Many of us have been wrestling with our good resolutions this week. We may have decided to modify our behaviour using various moral foundations: the teachings of the Bible, the wisdom of Jordan Peterson or "What would Taylor Swift do?"
All those require a lot of reading. I'm partial to the "What if aliens were watching?" test as formulated by comedian Jerry Seinfeld. He once explained that he would never own a dog because of the requirement to pick up their body waste.
As he said: If aliens were watching and saw two very different life forms, with one walking in the rear carrying the other's excrement in a little bag they would have little doubt about which was the superior being.
The IAWW test can usefully be applied to holiday traffic, a blood-curdling expression that appears frequently in the news at this time of year. As terrifying phrases go, it's right up there with "shortie pyjamas" and "coming-of-age drama".
Holiday traffic refers to the annual tradition of defying all common sense and lived experience and packing ourselves into cars and venturing out onto roads we know will be gridlocked, log-jammed, reduced to a crawl, held up by a breakdown on the Harbour Bridge and subject to long delays.
And like Christmas and Easter in the shops, the holiday season on the roads seems to start earlier each year. Do we learn the obvious lesson? We do not. We persist because we are humans and we would rather be stubborn than sensible.
Fuming is one option for dealing with delays. But I have heard it suggested that podcasts are an alternative survival mechanism.
As if we weren't already in enough pain.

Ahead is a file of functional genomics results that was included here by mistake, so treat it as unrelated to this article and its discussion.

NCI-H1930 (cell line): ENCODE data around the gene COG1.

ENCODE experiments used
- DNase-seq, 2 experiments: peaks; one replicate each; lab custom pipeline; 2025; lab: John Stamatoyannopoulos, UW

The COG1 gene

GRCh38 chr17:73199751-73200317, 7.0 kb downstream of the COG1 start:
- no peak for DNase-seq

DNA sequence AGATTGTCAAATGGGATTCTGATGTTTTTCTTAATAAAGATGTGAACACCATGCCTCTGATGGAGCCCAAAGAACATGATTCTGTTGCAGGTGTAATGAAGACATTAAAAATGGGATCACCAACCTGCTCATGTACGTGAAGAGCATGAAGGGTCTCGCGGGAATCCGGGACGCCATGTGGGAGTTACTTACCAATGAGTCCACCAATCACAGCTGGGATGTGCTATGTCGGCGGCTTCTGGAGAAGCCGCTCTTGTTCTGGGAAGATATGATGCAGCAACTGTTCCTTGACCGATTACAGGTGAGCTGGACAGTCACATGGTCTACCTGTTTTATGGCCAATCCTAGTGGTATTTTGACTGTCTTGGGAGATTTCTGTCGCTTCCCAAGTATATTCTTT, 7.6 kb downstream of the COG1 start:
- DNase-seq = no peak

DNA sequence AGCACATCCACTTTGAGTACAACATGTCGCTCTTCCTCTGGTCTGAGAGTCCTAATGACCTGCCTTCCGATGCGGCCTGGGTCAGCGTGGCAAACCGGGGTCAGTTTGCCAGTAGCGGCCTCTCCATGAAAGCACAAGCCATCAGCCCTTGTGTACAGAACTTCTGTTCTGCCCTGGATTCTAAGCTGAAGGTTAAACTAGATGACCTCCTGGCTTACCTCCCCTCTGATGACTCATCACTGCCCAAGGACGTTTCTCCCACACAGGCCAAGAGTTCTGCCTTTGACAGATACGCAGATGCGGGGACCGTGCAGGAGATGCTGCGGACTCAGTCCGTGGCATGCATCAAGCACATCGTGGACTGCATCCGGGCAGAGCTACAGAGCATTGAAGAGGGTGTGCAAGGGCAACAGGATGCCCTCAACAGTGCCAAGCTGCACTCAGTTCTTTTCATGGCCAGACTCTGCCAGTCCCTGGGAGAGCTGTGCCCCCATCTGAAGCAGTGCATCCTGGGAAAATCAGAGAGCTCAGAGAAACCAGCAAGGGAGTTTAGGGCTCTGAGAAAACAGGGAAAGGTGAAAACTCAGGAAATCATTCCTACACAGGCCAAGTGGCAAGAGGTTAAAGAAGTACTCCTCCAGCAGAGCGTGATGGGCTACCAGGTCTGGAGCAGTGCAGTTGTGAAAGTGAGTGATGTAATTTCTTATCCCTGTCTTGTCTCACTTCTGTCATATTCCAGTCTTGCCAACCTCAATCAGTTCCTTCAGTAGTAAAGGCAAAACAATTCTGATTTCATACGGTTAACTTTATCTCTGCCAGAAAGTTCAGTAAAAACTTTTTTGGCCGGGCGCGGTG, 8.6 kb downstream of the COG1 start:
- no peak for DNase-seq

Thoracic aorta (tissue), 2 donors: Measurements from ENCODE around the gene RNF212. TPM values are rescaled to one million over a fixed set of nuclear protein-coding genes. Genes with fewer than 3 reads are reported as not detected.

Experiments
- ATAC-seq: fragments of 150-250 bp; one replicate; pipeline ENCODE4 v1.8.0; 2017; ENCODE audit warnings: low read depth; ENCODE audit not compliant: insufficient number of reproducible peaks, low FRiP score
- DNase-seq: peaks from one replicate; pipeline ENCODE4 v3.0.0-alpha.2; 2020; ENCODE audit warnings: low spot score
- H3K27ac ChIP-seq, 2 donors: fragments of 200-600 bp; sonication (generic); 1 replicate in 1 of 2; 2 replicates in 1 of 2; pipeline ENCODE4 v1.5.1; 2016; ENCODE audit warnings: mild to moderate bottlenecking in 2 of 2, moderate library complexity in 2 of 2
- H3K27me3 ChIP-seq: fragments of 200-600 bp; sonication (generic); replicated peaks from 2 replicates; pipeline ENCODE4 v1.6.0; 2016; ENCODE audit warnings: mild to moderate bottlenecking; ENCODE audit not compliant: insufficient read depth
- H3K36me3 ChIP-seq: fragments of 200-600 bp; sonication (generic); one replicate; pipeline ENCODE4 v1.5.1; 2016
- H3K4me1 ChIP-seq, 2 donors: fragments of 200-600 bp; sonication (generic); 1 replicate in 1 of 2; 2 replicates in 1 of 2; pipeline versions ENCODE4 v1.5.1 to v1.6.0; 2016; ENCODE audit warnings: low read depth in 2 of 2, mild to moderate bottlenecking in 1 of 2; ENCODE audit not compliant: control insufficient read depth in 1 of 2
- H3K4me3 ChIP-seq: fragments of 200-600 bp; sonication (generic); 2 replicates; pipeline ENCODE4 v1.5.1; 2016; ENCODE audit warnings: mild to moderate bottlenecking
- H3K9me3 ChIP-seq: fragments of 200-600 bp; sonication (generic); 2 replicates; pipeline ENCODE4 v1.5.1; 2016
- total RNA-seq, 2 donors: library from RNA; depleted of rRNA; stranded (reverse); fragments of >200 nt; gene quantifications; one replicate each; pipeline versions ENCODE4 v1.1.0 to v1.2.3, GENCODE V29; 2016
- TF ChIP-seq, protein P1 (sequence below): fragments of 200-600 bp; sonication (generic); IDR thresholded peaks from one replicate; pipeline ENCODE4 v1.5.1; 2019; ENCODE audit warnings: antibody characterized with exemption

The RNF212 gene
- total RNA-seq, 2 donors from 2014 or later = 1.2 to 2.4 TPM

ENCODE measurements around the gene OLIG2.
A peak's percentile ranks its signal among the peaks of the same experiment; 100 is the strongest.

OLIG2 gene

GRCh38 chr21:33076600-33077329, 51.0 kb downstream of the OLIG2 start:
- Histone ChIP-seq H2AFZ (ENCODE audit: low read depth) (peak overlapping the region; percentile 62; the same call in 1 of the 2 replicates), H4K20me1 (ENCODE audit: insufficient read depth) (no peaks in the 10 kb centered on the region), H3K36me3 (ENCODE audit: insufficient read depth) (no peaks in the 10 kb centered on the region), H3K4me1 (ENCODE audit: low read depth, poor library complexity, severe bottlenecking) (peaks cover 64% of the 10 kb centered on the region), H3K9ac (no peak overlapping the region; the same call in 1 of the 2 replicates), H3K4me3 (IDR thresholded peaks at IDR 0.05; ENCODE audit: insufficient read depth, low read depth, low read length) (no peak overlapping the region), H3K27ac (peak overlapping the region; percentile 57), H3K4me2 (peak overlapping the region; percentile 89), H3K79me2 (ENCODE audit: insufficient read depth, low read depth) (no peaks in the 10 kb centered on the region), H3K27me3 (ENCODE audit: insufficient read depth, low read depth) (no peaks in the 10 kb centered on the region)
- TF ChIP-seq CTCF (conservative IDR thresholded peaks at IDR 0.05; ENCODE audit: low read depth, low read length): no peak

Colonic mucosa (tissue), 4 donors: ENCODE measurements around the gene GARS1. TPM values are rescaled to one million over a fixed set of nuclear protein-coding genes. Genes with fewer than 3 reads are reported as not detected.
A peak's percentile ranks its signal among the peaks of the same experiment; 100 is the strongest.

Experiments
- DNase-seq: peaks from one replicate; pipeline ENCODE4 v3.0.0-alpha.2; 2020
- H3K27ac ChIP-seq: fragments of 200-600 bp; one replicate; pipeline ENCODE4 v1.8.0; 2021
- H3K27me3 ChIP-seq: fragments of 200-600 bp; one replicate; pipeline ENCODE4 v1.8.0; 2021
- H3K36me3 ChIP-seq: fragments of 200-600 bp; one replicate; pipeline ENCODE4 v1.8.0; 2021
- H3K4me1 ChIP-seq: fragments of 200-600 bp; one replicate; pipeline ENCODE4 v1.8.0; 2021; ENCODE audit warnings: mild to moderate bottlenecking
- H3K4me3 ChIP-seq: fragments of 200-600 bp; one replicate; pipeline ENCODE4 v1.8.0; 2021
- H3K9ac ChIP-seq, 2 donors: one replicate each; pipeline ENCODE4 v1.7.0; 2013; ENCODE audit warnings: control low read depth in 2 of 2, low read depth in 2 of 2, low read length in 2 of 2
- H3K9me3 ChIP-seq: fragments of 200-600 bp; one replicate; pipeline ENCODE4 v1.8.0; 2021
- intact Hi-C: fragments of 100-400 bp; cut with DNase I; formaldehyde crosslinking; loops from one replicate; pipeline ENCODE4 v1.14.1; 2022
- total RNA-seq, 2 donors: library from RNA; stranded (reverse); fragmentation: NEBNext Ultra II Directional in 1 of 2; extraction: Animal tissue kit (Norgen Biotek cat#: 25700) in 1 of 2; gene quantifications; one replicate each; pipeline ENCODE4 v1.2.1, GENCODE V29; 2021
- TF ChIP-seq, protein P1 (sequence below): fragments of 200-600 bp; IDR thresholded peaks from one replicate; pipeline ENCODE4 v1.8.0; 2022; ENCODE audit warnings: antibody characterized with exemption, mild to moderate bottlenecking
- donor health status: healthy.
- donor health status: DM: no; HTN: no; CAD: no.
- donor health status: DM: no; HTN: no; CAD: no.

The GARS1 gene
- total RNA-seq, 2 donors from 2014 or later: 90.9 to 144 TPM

Someone I know is addicted to these putative entertainments, which usually involve two or more Americans with parent issues talking about their neuroses, why they stopped drinking and pretty much anything other than the alleged topic of their programmettes. On the whole, I'm happier fuming.
Funnily enough there is one solution to the traffic nightmare. It's the one that applies to almost everything in life: you can have just about anything if you have enough money or get up early enough – in this case, particularly, the latter. But every holiday season, in our tens of thousands, we fail to take up that option and grind on relentlessly north and south at a pace that makes the average glacier look turbocharged.
It's observing behaviour like this from the depths of interstellar space that probably stops alien civilisations making contact. What possible benefit could there be for them communicating with creatures so foolish?
As someone who inhabits a very large glass house and who struggles with syntax and basic grammar on a daily basis, I hesitate to throw stones at other people's writing. But …
Every now and then a sentence surfaces in the mainstream media that is so incompetent you marvel that the mind which conceived it was connected to motor skills that were up to the task of tapping it out.
The following appeared early in the year as a headline on one of our leading news websites: "Venus Williams wished she would have played someone not so good in her first match in Auckland".
I suppose we should be grateful it said "would have" not "would of".
Once were sub-editors: an arcane craft little understood outside the profession and only barely within it. But when people ask me what a sub editor does (the one job I'm actually qualified for), from now on I can quote this "sentence" and say, "They stop things like this happening."
There is increasing pressure to phase the role out – please write to your MP today.